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DIT Content Rules

As discussed in the section on object classes, an entry is created based on one and only one structural object class and possibly one or more auxiliary object classes. The structural object class gives the basic definition of what attribute types shall and what attribute types may be represented in the entry.

Content rules
Figure 1 - Content rules

If more attributes are required than those specified by the structural object class, additional attributes can be included by use of auxiliary object classes as also explained in the section on object classes. However, before this can be done, a content rule has to be associated with the structural object class.

The content rule includes the following specifications:

  1. The identity in form of an object identifier of the structural object class for which the content rule is defined. Note that there can only be one content rule for a given structural object class within a closed area controlled by a given set of schema definitions (subschema specific administrative area).
  2. The identity in form of object identifiers of those auxiliary object classes that may be combined with the structural object class for creation of an entry. If this specification is not included, no auxiliary object classes can be applied. The standard does not require that all auxiliary object classes listed actually be applied for a particular entry. However, it will be up to the actual implementation to what level the administrator has the ability to specify the auxiliary object classes to be applied for specific entries.
  3. Listings of additional mandatory and/or optional attribute types for the entries beyond those specified by the underlying object class(es). This alternative or rather a supplement to defining auxiliary object classes to include additional attributes. This specification is only supplied if there are such additional attribute types.
  4. Attribute types that are optional according to the underlying object class(es) can be prohibited.
  5. Some additional information.
  6. Obsolete: don't use it - just delete the definition.

Content rules for different structural object classes are stored in a multi-valued operational attribute called dITContentRules. This attribute is stored in the subentry for the subschema specific administrative area. This is illustrated in the figure, where each row in the figure is an attribute value that holds the specification of a content rule. Such a value is a sequence of data items each specifying an aspect of the content rule.

An entry may have an operational attribute (subschemaSubentry) that point to the subentry that holds the content rules. From the entry is therefore possible to access the content rule for that entry. An implementation may provide other means for locating subentries made available to the local administrator.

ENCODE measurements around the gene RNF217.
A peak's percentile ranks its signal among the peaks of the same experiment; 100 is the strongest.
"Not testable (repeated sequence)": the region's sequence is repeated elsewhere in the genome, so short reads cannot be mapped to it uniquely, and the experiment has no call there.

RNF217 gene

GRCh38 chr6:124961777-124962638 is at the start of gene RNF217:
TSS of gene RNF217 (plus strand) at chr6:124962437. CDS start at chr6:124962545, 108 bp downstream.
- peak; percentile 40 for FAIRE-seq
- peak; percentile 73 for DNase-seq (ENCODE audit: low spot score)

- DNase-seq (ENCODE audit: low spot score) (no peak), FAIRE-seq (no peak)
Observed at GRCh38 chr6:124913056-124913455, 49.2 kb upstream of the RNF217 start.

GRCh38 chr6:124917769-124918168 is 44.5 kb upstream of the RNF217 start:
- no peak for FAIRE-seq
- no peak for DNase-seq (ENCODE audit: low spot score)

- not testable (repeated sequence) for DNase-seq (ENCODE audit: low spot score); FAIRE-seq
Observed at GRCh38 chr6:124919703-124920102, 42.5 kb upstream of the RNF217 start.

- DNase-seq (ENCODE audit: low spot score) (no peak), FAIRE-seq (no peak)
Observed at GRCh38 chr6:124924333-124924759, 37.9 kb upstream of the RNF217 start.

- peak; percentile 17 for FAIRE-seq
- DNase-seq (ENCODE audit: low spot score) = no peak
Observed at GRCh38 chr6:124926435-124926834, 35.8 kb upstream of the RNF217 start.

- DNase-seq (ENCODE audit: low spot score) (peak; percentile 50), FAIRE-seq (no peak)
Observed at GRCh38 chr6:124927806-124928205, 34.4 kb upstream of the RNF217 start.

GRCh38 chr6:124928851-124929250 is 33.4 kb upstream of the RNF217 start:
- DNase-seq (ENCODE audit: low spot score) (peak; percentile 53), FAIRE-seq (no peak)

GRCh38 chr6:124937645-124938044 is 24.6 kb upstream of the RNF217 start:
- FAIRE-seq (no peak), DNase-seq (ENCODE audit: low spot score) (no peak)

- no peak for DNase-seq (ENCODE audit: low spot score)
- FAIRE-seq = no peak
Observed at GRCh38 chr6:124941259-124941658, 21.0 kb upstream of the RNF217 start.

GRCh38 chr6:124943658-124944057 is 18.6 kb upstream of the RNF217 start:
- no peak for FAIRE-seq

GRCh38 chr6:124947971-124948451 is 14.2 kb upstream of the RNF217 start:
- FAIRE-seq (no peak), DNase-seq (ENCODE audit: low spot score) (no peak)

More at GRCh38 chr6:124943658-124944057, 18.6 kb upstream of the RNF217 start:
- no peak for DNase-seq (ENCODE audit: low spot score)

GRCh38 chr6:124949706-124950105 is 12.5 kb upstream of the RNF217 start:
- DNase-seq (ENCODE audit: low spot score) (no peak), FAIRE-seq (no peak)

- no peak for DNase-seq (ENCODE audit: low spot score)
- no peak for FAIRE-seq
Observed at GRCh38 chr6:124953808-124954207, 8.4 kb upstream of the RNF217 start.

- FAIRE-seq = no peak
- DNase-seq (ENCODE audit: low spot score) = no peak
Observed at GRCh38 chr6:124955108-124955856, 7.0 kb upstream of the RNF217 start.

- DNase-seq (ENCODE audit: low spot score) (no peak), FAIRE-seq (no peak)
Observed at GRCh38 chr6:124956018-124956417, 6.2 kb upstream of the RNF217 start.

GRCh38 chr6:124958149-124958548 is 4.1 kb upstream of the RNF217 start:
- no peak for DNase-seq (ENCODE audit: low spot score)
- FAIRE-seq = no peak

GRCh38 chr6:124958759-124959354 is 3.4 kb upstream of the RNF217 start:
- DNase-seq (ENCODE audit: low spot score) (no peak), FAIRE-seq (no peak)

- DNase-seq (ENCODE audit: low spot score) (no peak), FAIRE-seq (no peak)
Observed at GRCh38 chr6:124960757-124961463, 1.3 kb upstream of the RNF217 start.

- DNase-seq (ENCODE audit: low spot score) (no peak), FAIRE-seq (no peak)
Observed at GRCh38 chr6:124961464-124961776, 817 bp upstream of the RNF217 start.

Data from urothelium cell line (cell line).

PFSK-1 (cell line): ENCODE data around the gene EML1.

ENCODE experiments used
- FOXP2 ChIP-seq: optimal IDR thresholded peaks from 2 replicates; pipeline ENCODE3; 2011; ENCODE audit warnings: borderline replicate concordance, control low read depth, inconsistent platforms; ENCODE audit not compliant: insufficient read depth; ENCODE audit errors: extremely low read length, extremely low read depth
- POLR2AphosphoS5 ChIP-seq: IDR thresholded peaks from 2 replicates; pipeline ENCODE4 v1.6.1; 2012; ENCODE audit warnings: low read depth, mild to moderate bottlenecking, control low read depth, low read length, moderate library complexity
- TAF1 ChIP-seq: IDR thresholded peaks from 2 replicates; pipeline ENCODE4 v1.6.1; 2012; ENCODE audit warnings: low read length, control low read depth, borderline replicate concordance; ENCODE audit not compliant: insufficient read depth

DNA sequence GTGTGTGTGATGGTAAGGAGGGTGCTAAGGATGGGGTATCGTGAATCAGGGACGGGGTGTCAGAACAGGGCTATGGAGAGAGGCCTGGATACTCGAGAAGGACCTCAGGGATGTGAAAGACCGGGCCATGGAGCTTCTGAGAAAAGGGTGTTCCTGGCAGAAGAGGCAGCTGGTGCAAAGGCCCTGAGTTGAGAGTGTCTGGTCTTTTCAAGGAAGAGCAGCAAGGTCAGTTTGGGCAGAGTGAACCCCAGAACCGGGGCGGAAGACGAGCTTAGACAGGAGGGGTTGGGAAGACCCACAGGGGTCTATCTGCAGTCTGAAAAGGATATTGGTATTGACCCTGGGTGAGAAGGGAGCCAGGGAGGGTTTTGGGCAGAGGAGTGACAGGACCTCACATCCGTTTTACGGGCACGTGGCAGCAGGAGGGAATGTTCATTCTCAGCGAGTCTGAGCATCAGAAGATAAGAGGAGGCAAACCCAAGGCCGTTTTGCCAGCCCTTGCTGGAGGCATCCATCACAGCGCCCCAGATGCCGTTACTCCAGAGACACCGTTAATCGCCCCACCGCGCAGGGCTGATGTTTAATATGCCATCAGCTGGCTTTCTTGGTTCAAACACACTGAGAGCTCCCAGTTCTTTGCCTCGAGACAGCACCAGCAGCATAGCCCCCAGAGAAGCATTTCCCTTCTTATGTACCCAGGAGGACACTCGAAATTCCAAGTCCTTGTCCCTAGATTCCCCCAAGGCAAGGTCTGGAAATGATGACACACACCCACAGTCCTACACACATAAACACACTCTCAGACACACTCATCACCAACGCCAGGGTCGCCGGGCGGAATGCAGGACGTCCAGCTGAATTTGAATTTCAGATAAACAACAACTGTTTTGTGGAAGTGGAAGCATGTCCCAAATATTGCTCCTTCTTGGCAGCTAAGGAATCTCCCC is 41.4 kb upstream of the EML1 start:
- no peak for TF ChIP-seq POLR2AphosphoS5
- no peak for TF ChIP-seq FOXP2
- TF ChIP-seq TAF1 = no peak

All the above are mechanisms that to some degree are handled automatically by the implementation. However, the administrator has in some way to define the content rules to the system.

According to the X.500 specifications, auxiliary object classes included in a structure rule do not necessarily have to be reflected when entries are created according to that structure rule. However, administrators should be aware that when adding entries using local administrative tools, the implementation might take object class information from the applicable structure rule instead of requiring the administrator to supply that information for each individual entry. If that is the case, auxiliary object classes may specify some mandatory attribute types not relevant for all entries. When loading such entries, the load will fail. For the same reason it advisable that auxiliary object class should not specify any mandatory attribute types, but to define all attribute types as optional.

When an administrator is to include attribute types, e.g. locally defined attribute types that are not reflected by existing object classes, then there are two choices:

  1. add the attribute types directly into the structure rule; and
  2. generate a new auxiliary object class including these attribute types and then add this auxiliary object class to the structure rule.

It is recommended to define a new auxiliary object class.

It may be considered cumbersome to define new auxiliary object classes just to include a few new special attributes required in special situation, and it may therefore be tempting to tamper with existing specifications to avoid this. Typically, a directory implementation has not hard-coded the object class and attribute type definitions, but has provided them in a definition file. Such a definition file could in principle be changed without having the system objecting.

Such tampering should not be done!

Such tampering will impede interworking with other DMDs and may cause much reworking later to accomplish such an interworking. More details on this are given in the following:

  • Schema publication is a tool for DUAs and administrators in other DMDs used to retrieve information about what schema definitions are used within a particular subschema specific administrative area. There is no way that a recipient of such information can detect that the underlying schema definitions have been changed.
  • If a syntax of a defined attribute is changed, it will
    • confuse the DUA unless the DUA is changed to understand the new syntax;
    • results in an undocumented system;
    • the old syntax may be wanted at some later time;
    • matching may fall apart as the default matching rules are associated with attribute types.
  • If an attribute type is deleted from an object class definition, a user may try to add this attribute type to an entry believing this is a valid operation. However, the operation will be rejected. The user will see the system as a faulty system.

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